How To Clean Road Salt From Your Floors
Getting and keeping your home clean at any point in the year is a continuous undertaking, but it seems even more difficult to do in the winter months. As soon as the first flakes of snow fall, the necessary evil that is road salt is put on our roads and sidewalks. Necessary, in that it makes driving and walking in treacherous winter conditions safer and easier. Evil, in that it can be an absolute nightmare to clean up inside your home and can cause a lot of problems.
When salt is tracked in, it can cause a lot of lasting damage to floors. The first way to eliminate the possibility of damage is to not let it in in the first place. Purchasing a mat to keep outside your door or in your mudroom is an easy solution. Simply plop your boots or shoes on the mat and leave the salt with them. Periodically you’ll have to shake off or rinse the mat to prevent any build up and risk of tracking.
If it does find its way inside, don’t worry, there are easy and simple solutions for all types of floors. For tiled or laminate, sweep up any visible salt. Then mix up one cup white vinegar to one gallon of warm water. Mop your floor thoroughly, rinsing and repeating as needed. Do this until all visible residue is removed. Rinse out the bucket and fill with your normal floor cleaner and water and mop as usual then allow to air-dry.
Unfortunately, vinegar can damage, discolor and soften hardwood floors. Instead, use a neutralizing floor cleaner that is safe for hardwoods. All ice melts are alkaline, which means their pH levels are higher and are less acidic. Neutralizing cleaners have a PH that is lower, meaning their high acidity will break down the chemicals used in the salt and allow you to clean it while keeping your hardwoods safe. Most of these cleaners are safe to use around children and pets, but it’s recommended to do a once over with my normal floor cleaner after the neutralizer mixture has dried, just to make sure that any stray chemical reside is gone and your floors look and feel the way you like them to.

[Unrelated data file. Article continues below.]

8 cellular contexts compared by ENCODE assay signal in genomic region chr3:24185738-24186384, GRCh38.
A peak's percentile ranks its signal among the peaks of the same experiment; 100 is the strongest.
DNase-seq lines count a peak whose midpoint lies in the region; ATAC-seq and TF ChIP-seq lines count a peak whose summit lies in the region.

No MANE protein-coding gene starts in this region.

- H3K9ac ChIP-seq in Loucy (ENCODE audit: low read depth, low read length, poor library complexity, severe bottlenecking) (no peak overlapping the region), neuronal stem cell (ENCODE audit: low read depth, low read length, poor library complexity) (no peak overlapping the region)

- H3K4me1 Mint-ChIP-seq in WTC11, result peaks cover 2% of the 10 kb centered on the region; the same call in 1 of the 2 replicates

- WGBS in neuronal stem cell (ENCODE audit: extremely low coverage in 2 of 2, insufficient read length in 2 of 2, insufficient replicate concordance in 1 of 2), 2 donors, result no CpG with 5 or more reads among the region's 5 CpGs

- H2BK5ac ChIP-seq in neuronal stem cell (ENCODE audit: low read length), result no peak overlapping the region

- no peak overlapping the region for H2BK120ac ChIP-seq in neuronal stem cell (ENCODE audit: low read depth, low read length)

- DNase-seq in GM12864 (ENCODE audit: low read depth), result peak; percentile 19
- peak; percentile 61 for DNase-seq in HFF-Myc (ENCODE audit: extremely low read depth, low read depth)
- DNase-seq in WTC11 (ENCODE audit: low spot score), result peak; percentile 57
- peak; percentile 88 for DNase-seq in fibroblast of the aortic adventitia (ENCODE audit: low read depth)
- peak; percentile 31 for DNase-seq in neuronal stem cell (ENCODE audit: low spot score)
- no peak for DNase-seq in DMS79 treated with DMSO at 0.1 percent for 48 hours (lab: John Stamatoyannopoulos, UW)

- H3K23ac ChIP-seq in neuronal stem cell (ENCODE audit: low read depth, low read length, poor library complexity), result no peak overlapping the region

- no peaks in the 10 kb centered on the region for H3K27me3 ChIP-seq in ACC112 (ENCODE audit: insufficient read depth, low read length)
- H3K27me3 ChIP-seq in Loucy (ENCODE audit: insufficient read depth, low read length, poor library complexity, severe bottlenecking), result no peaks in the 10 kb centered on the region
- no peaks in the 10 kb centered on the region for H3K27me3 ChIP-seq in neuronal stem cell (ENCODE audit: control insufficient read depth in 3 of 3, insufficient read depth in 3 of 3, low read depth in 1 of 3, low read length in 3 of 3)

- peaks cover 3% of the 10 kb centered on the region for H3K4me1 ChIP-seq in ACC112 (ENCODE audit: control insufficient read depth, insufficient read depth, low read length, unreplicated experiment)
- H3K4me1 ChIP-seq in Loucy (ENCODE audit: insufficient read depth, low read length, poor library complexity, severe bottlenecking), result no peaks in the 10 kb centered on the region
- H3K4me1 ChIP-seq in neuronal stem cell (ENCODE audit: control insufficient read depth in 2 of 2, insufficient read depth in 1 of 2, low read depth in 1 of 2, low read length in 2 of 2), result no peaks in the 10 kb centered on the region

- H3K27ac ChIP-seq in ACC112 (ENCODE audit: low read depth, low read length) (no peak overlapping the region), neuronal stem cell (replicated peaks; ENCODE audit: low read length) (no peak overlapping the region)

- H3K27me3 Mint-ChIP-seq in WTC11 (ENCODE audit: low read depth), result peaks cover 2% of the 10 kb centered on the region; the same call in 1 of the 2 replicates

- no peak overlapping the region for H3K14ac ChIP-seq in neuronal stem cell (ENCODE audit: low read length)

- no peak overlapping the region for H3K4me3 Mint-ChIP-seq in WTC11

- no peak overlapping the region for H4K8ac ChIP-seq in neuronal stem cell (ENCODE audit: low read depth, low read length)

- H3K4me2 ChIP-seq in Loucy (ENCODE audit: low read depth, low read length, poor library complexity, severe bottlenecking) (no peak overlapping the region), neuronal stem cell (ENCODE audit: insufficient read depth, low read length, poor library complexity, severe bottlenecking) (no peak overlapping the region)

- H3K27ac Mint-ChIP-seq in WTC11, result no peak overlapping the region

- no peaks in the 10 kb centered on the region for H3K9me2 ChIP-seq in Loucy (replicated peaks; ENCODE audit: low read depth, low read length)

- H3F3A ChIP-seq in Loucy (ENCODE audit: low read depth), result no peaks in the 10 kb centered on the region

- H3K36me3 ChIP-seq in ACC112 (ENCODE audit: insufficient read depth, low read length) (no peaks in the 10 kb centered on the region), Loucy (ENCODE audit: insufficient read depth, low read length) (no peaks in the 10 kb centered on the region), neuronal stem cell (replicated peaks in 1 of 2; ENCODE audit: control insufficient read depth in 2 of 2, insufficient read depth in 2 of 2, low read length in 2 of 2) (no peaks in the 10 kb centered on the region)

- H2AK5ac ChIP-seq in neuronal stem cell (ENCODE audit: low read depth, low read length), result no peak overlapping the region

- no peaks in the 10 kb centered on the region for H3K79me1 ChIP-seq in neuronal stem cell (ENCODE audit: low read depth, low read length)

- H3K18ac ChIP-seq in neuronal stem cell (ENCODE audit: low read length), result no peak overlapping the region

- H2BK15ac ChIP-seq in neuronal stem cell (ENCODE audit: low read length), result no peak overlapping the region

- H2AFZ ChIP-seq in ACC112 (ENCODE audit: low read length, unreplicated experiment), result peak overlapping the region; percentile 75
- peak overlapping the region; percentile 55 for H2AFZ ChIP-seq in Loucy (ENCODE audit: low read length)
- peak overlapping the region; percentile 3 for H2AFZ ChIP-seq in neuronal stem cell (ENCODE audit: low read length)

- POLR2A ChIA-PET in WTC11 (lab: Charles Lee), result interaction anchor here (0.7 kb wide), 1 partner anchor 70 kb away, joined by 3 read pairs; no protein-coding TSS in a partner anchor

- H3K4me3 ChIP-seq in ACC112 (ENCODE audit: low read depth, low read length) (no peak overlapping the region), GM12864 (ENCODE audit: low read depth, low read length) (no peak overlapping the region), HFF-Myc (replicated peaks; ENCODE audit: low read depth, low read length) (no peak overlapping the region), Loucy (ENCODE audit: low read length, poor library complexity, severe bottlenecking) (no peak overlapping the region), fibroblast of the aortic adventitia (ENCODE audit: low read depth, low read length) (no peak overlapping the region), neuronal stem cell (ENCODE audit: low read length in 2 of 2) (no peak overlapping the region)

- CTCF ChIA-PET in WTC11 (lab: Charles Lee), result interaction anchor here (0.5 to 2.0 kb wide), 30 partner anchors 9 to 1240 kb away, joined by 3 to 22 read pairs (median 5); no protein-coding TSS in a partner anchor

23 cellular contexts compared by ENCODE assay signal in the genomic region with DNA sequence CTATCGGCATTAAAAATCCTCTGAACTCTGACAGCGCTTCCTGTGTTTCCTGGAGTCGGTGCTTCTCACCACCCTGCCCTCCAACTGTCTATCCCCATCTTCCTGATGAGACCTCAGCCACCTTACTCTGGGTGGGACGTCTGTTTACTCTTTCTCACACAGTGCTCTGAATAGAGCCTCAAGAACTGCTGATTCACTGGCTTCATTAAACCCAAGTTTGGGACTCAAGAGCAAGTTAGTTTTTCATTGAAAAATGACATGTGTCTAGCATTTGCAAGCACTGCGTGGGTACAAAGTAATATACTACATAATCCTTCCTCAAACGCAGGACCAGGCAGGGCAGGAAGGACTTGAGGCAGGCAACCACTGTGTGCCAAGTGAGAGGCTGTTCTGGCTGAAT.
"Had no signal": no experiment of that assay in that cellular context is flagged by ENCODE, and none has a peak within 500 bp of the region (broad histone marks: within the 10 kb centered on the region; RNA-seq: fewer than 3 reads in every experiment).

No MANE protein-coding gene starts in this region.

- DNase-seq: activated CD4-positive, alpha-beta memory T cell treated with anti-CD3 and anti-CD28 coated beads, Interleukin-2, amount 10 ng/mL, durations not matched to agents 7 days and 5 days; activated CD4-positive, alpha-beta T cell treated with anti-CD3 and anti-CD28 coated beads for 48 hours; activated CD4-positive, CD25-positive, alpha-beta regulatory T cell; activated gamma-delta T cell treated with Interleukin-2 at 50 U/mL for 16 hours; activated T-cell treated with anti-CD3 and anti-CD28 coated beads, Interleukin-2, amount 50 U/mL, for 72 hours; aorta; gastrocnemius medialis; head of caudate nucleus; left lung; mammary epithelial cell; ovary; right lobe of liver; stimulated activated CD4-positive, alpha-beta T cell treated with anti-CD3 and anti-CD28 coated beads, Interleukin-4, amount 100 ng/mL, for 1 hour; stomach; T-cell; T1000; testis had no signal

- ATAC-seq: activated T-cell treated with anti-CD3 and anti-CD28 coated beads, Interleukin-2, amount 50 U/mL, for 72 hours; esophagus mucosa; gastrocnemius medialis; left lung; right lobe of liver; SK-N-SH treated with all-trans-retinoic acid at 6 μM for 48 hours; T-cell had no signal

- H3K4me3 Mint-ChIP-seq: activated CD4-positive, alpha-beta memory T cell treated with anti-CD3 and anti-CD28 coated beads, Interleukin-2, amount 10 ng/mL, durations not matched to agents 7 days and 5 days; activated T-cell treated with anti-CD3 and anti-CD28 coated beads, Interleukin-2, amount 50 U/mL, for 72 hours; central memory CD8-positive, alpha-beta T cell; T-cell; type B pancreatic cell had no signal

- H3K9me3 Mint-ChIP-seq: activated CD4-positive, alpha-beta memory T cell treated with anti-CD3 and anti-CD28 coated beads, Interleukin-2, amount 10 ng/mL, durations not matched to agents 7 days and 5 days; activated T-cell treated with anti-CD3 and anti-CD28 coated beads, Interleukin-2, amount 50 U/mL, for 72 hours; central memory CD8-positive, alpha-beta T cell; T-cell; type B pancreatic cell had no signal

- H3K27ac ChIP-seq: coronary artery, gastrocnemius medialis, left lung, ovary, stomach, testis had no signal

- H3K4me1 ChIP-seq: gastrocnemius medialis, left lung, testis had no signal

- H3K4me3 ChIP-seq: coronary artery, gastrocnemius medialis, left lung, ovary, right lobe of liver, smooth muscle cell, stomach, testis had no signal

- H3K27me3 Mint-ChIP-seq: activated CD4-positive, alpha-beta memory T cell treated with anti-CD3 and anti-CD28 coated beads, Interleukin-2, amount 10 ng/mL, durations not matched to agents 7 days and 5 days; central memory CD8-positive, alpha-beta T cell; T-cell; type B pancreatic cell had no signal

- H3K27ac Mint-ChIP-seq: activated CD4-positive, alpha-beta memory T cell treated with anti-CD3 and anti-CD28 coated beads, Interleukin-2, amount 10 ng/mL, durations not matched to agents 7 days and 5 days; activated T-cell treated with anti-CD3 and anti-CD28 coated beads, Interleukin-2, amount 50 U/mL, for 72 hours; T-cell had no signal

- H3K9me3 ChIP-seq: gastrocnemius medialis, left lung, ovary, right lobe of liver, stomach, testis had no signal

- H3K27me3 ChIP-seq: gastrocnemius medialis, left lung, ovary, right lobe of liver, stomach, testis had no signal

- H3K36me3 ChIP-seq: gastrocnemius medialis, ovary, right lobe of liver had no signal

For salt residue on carpeted floors (in your home and in your car!) vacuum the stained area to remove any dry, loose pieces of salt. Then spray with a one-part vinegar to two parts warm water mixture. Dampen but don’t soak the area. Allow the solution to work for at least five minutes then blot the area with a paper towel. Allow the area to air dry, then vacuum to lift the fibers. If any stains remain, mix a solution of two teaspoons of dishwashing liquid (hand dishwashing liquid, not the stuff for a dishwasher) and two cups water. Dip a sponge or soft-bristled brush in the solution and work the solution in to the stain. Then, blot with a paper towel to transfer the stain out of the carpet. Repeat as necessary until the stain is completely gone.
After the winter months have passed and the warmer breezes of spring begin to blow again, you may think that your floors are finally safe. Unfortunately, in most areas, this isn’t the case. A lot of typical ice melts used tend to stick around even once most of the snow has melted, both physically and in their chemical forms, making your floors just as at risk as they were during the height of winter. You may not have to do a full scrub-down, but it’s recommended to follow either of the previous practices come spring to make sure that any remaining mess is taken care of.
Periodically throughout winter (or just in spring), it’s a good idea to clean the residue from your shoes and boots that they’ve have picked up over the season. For suede shoes, use one-part vinegar to two parts cold water and softly rub and dab away the stains. For really ground in residue, use a soft bristled brush to lightly scrub with the mixture before blotting away. For most sneakers and leather shoes, using the same solution and method with a cloth or cotton ball will do the trick. A handy thing to do in the beginning of winter is to purchase a water-proofing shoe spray, hopefully prevent any stains from setting in.
Winter can be a beautiful but brutal season, hopefully these tips will ease some of your winter blues and help keep your house clean and fresh all year round!